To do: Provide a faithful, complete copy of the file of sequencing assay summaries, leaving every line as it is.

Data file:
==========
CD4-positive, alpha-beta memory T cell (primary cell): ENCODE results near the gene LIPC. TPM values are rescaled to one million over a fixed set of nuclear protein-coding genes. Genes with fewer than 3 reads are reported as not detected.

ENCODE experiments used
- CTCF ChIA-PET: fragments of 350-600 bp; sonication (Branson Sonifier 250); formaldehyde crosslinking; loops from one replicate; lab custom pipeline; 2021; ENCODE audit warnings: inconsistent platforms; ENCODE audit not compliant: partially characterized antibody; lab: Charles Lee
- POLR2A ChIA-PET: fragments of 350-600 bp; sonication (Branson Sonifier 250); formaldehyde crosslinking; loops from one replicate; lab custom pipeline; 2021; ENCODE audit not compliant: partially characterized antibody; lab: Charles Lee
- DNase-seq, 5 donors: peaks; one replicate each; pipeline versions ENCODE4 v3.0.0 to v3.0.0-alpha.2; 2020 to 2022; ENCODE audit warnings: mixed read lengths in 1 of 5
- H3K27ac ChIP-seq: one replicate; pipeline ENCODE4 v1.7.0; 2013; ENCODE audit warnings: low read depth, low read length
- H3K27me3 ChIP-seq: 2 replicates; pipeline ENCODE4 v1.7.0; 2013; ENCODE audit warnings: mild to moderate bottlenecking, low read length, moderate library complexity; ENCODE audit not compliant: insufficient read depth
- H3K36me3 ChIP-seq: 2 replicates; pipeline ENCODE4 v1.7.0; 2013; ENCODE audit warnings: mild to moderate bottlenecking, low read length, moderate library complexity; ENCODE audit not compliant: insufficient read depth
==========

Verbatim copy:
CD4-positive, alpha-beta memory T cell (primary cell): ENCODE results near the gene LIPC. TPM values are rescaled to one million over a fixed set of nuclear protein-coding genes. Genes with fewer than 3 reads are reported as not detected.

ENCODE experiments used
- CTCF ChIA-PET: fragments of 350-600 bp; sonication (Branson Sonifier 250); formaldehyde crosslinking; loops from one replicate; lab custom pipeline; 2021; ENCODE audit warnings: inconsistent platforms; ENCODE audit not compliant: partially characterized antibody; lab: Charles Lee
- POLR2A ChIA-PET: fragments of 350-600 bp; sonication (Branson Sonifier 250); formaldehyde crosslinking; loops from one replicate; lab custom pipeline; 2021; ENCODE audit not compliant: partially characterized antibody; lab: Charles Lee
- DNase-seq, 5 donors: peaks; one replicate each; pipeline versions ENCODE4 v3.0.0 to v3.0.0-alpha.2; 2020 to 2022; ENCODE audit warnings: mixed read lengths in 1 of 5
- H3K27ac ChIP-seq: one replicate; pipeline ENCODE4 v1.7.0; 2013; ENCODE audit warnings: low read depth, low read length
- H3K27me3 ChIP-seq: 2 replicates; pipeline ENCODE4 v1.7.0; 2013; ENCODE audit warnings: mild to moderate bottlenecking, low read length, moderate library complexity; ENCODE audit not compliant: insufficient read depth
- H3K36me3 ChIP-seq: 2 replicates; pipeline ENCODE4 v1.7.0; 2013; ENCODE audit warnings: mild to moderate bottlenecking, low read length, moderate library complexity; ENCODE audit not compliant: insufficient read depth